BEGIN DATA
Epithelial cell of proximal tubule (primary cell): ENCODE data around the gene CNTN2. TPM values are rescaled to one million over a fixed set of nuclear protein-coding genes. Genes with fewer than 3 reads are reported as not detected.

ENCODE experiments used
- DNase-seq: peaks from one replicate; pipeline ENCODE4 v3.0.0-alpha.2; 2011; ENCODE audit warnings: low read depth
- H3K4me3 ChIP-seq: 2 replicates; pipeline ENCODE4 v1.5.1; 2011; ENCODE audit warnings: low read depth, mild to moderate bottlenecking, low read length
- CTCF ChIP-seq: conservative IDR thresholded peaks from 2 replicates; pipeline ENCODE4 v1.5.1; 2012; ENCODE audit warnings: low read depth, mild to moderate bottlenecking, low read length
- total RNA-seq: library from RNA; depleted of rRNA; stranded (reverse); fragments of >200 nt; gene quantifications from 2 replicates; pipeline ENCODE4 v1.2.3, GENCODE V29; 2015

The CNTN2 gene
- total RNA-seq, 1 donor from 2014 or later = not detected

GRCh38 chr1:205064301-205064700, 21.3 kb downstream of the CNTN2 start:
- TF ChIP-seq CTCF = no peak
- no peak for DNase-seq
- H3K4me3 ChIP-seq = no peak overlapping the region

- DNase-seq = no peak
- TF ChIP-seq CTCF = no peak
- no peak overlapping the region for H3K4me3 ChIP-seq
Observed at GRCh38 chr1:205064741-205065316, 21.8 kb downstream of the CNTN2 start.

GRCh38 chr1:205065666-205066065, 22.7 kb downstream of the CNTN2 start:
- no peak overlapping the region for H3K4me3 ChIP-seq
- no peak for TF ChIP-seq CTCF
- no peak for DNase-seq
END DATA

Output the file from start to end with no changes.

Epithelial cell of proximal tubule (primary cell): ENCODE data around the gene CNTN2. TPM values are rescaled to one million over a fixed set of nuclear protein-coding genes. Genes with fewer than 3 reads are reported as not detected.

ENCODE experiments used
- DNase-seq: peaks from one replicate; pipeline ENCODE4 v3.0.0-alpha.2; 2011; ENCODE audit warnings: low read depth
- H3K4me3 ChIP-seq: 2 replicates; pipeline ENCODE4 v1.5.1; 2011; ENCODE audit warnings: low read depth, mild to moderate bottlenecking, low read length
- CTCF ChIP-seq: conservative IDR thresholded peaks from 2 replicates; pipeline ENCODE4 v1.5.1; 2012; ENCODE audit warnings: low read depth, mild to moderate bottlenecking, low read length
- total RNA-seq: library from RNA; depleted of rRNA; stranded (reverse); fragments of >200 nt; gene quantifications from 2 replicates; pipeline ENCODE4 v1.2.3, GENCODE V29; 2015

The CNTN2 gene
- total RNA-seq, 1 donor from 2014 or later = not detected

GRCh38 chr1:205064301-205064700, 21.3 kb downstream of the CNTN2 start:
- TF ChIP-seq CTCF = no peak
- no peak for DNase-seq
- H3K4me3 ChIP-seq = no peak overlapping the region

- DNase-seq = no peak
- TF ChIP-seq CTCF = no peak
- no peak overlapping the region for H3K4me3 ChIP-seq
Observed at GRCh38 chr1:205064741-205065316, 21.8 kb downstream of the CNTN2 start.

GRCh38 chr1:205065666-205066065, 22.7 kb downstream of the CNTN2 start:
- no peak overlapping the region for H3K4me3 ChIP-seq
- no peak for TF ChIP-seq CTCF
- no peak for DNase-seq